Joseph Campbell ruined storytelling for a generation. It's not his fault—Campbell was just trying to compare myths in order to discover common archetypes—but the crimes that have been committed in his name are unforgivable. Because of Campbell's work, the filmmaking industry now treats story as a kind of algebra, a foolproof fill-in-the-blanks system. And thanks to Hollywood's heavy reliance on Campbellian thought, novelists everywhere decided that storytelling is less of an art and more of a science. Based on Campbell's narrow-minded discoveries, they determined that every story is a hero's journey—that assumption is their first mistake—and certain goals have to be met in order to make that journey a satisfying one.

You can find the stink of Campbell's formula everywhere; it's contributed to the biggest flood of generic, pointless stories the world has ever known. Just about every best-selling author you can name has probably been influenced by Campbell, and every mainstream blockbuster film to come out in the last 20 years definitely owes him a screenwriting credit. The problem is that when you accept Campbell's ideas as concrete truth, you are adopting a flawed premise as the platform for your story.

Not every story needs to be a hero's journey. Not every quest needs to mimic a learning process. Hell, not every story needs a beginning, middle, and end. The fact that those assumptions are made for the aspiring author before she even starts writing is a crime against us all. Stories should be experiments that challenge all assumptions—even assumptions of stories.

A long time ago, 2010 Stranger Genius of Literature Jim Woodring worked in a factory in the heart of Campbell's empire; he created art for Saturday morning cartoons like Rubik the Amazing Cube and Mr. T for animation studio Ruby-Spears. All the comics he's made in the time since then have refuted Campbellian formulaic storytelling. His life's work is the story of a hapless cat-faced man (or woman, or neither, or both, but for simplicity's sake, and because Woodring occasionally does, we'll call him a "he") named Frank who lives in a dreamlike world called the Unifactor. Every new Frank story brings a new character into the Unifactor—a new pet for Frank, perhaps, or a moon-headed devil—and the expanding cast of characters interacts in increasingly complex ways.

Out of all Woodring's work, his latest book, Congress of the Animals, most closely resembles a Joseph Campbell–style story. In the opening pages, a deep-in-debt Frank finds himself working in a factory, shoving barrels full of crow parts into a grinding machine. Soon enough, he embarks on a journey, for the first time, outside the Unifactor. He voyages across stormy seas, explores mysterious caverns, visits with clitoris-faced men, is tempted by a powerful swordlike totem, and goes off, besotted, in search of an enormous Frank-shaped building.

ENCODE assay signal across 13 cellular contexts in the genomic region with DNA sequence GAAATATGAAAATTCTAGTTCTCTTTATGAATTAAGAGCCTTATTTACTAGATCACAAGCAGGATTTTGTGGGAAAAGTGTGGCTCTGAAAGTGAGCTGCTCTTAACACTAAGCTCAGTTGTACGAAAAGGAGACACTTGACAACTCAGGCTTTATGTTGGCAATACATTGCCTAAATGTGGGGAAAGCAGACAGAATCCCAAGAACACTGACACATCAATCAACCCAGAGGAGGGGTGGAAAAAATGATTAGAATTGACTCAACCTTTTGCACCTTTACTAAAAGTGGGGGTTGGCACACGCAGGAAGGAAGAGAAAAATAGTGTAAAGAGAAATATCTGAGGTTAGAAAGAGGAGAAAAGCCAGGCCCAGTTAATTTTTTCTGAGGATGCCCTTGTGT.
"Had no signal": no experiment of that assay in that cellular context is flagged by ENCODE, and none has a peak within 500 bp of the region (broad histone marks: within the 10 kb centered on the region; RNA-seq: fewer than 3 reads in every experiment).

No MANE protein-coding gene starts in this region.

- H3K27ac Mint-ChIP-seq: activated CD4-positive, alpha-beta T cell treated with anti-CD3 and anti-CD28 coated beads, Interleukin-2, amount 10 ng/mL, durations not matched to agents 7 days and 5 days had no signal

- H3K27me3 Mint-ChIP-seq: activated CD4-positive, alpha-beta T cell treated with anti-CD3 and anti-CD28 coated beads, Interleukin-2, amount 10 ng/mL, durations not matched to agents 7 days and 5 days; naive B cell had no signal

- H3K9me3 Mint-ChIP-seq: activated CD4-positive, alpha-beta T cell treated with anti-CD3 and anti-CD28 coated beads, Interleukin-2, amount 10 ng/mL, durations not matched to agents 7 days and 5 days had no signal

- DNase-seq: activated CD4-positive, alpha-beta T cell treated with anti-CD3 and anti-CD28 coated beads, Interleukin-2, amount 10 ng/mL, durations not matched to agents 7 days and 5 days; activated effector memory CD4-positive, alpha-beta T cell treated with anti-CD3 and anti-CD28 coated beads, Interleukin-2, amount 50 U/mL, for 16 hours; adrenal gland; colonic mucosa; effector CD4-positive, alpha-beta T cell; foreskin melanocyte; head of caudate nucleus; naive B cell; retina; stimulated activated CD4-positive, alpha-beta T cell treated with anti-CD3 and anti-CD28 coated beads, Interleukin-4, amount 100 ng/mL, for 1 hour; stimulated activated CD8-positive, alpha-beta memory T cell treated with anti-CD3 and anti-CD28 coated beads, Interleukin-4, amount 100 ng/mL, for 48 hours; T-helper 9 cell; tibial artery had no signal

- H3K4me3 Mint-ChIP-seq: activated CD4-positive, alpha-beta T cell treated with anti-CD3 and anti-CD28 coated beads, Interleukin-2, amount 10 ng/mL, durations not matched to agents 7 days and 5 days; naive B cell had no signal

Relevant sources that Campbell would catalog here include references to Arthurian legend, folk tales about John Henry, The Odyssey, Dante's Inferno, and probably dozens more. It would be possible for a Jungian critic to pull this book apart into dozens of unexciting pieces. But Woodring operates from an unconscious level, and these references aren't the slavish callbacks you've read everywhere else. Those familiar shapes and story "beats," to use a wretched Hollywood term, may resemble elements we already know, but in Animals they feel different—in part because they're drawn in Woodring's fastidious woodcut style, a dense blanket of ink thrown over Frank's world informing us that everything we see comes from Woodring's singular mind.

Expectations are foiled at every turn precisely because Woodring is digging deep into the rich soil of his own imagination; he's pulling these stories up from the same place that myths and legends come from, and in that way, his books have the weird weight and unmistakable freshness of myth. These are stories that haven't been told before, but they come from the place where stories are born, so they're instantly recognizable to everyone. And because they live in the prelinguistic language of cartoons, almost anyone on the planet can look at a page and immediately understand what is happening. Woodring is too gentle and polite a human being to personally call for a revolution against the lazy stories we tell each other, but every panel of his comics is a refutation of the dumbed-down story mathematics assaulting us every day, and a celebration of the dark caverns of the brain where our stories come from in the first place. recommended